The US space agency (Nasa) has approved its next orbiter mission to Mars.
The Maven spacecraft will arrive at the Red Planet in late 2014, to study the atmosphere and climate history of Earth's near neighbour.
The satellite will be equipped with eight scientific instruments and will fly low enough on occasions to sample the upper layers of Martian "air".
It could also provide a communications link to Earth for surface robots, such as Europe's ExoMars rover.
The cost of the Mars Atmosphere and Volatile EvolutioN (Maven) mission has been put at $485m.
It is what Nasa terms a "Scout mission" - a moderate-cost venture that is designed to supplement other more expensive and higher-spec missions.
It was chosen from a list of 20 proposals submitted to Nasa management in 2006; and beat a similar mission suggestion known as Great Escape in the final round of selection.
"This [Maven] mission will provide the first direct measurements ever taken to address key scientific questions about Mars' evolution," said Doug McCuistion, director of the Mars exploration programme at Nasa Headquarters in Washington DC.
The planet seen today is very different from the one scientists know existed billions of years ago.
Mars once had a denser atmosphere that supported the presence of liquid water on the surface. As part of a dramatic change in climate, most of this atmosphere has been lost.
Many planetary scientists believe the disappearance of Mars' ancient magnetic field has been a significant factor in this.
Maven will study current atmospheric "leakage", looking closely at the role played by the charged particles streaming away form the Sun.
Without the deflecting presence of a strong magnetic field, this "solar wind" will collide with atmospheric gases and slowly erode them into space.
Nasa currently has two spacecraft in orbit around Mars - the Mars Reconnaissance Orbiter and the Mars Odyssey spacecraft. These craft are taking detailed pictures and studying the geochemistry of the Red Planet.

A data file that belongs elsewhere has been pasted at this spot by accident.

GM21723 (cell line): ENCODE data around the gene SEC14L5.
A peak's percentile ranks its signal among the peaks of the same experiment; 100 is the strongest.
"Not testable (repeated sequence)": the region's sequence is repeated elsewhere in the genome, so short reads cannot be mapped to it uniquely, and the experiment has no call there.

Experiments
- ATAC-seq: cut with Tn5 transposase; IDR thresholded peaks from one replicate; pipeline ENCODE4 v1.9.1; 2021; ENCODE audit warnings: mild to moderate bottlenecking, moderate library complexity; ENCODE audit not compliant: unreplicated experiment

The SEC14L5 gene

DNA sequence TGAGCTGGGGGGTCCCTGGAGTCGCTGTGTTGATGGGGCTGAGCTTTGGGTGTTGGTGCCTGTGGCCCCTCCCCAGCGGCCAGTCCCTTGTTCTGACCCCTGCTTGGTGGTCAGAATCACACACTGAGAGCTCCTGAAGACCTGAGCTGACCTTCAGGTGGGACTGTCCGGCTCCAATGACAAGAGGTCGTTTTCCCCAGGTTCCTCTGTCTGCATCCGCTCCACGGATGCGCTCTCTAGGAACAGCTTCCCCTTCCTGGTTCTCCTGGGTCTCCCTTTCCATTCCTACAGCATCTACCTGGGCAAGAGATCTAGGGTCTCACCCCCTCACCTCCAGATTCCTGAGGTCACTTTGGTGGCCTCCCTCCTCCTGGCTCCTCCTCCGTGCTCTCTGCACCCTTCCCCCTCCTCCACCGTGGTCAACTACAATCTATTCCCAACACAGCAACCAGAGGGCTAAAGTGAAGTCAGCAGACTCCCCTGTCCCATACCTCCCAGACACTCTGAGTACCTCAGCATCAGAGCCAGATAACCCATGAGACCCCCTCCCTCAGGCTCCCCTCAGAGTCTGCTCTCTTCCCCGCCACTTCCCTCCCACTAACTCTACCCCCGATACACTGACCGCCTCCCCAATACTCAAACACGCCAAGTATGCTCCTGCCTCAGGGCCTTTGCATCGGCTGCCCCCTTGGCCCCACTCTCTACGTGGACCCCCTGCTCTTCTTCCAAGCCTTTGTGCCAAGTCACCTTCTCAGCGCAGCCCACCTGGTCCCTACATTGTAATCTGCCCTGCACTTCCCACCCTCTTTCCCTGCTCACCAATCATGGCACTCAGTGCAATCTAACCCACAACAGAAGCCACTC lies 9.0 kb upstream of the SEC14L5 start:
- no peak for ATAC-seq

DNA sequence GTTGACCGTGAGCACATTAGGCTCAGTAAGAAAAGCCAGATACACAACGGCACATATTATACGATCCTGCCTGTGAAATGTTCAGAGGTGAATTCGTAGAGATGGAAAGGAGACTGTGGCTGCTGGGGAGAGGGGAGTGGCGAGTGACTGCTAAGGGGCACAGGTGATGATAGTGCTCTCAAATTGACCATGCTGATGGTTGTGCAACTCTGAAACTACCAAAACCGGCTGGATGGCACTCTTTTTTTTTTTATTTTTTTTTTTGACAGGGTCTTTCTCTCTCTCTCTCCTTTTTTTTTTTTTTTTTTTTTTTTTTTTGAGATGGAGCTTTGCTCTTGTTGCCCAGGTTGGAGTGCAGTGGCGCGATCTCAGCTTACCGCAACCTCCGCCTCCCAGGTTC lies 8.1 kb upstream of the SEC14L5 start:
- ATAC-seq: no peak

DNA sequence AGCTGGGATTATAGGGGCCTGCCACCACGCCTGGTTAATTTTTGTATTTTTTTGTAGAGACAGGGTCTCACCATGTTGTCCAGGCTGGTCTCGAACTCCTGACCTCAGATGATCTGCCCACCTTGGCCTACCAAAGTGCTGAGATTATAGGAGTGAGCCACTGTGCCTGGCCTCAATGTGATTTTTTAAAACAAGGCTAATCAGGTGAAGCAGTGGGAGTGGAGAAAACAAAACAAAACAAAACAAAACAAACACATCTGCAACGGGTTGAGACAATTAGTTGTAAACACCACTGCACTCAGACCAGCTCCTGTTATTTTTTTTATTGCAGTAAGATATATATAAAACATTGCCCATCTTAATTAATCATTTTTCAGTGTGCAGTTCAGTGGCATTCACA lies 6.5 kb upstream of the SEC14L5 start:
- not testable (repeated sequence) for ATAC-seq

Ground operations are conducted by the two ageing rovers, Opportunity and Spirit; and by the recently arrived Phoenix static lander. Phoenix also is classed as a Scout mission.
MSL will be considerably heavier than previous rovers
Already approved and in preparation is the next lander - the Mars Science Laboratory. The robotic vehicle will be equipped with a payload of science instruments more than 10 times as massive as those of any previous Mars rover.
MSL will assess whether its landing zone ever had or still has environmental conditions favourable to microbial life.
It will be followed by Europe's ExoMars rover which will arrive at the Red Planet at about the same time as Maven. If the European vehicle needs to relay communications through an orbiting spacecraft then Maven will be equipped to handle the link.
Nasa is funding development work on two organic chemistry instruments that could be part of ExoMars' scientific payload. The European robot will search its landing site for signs of past or present life.
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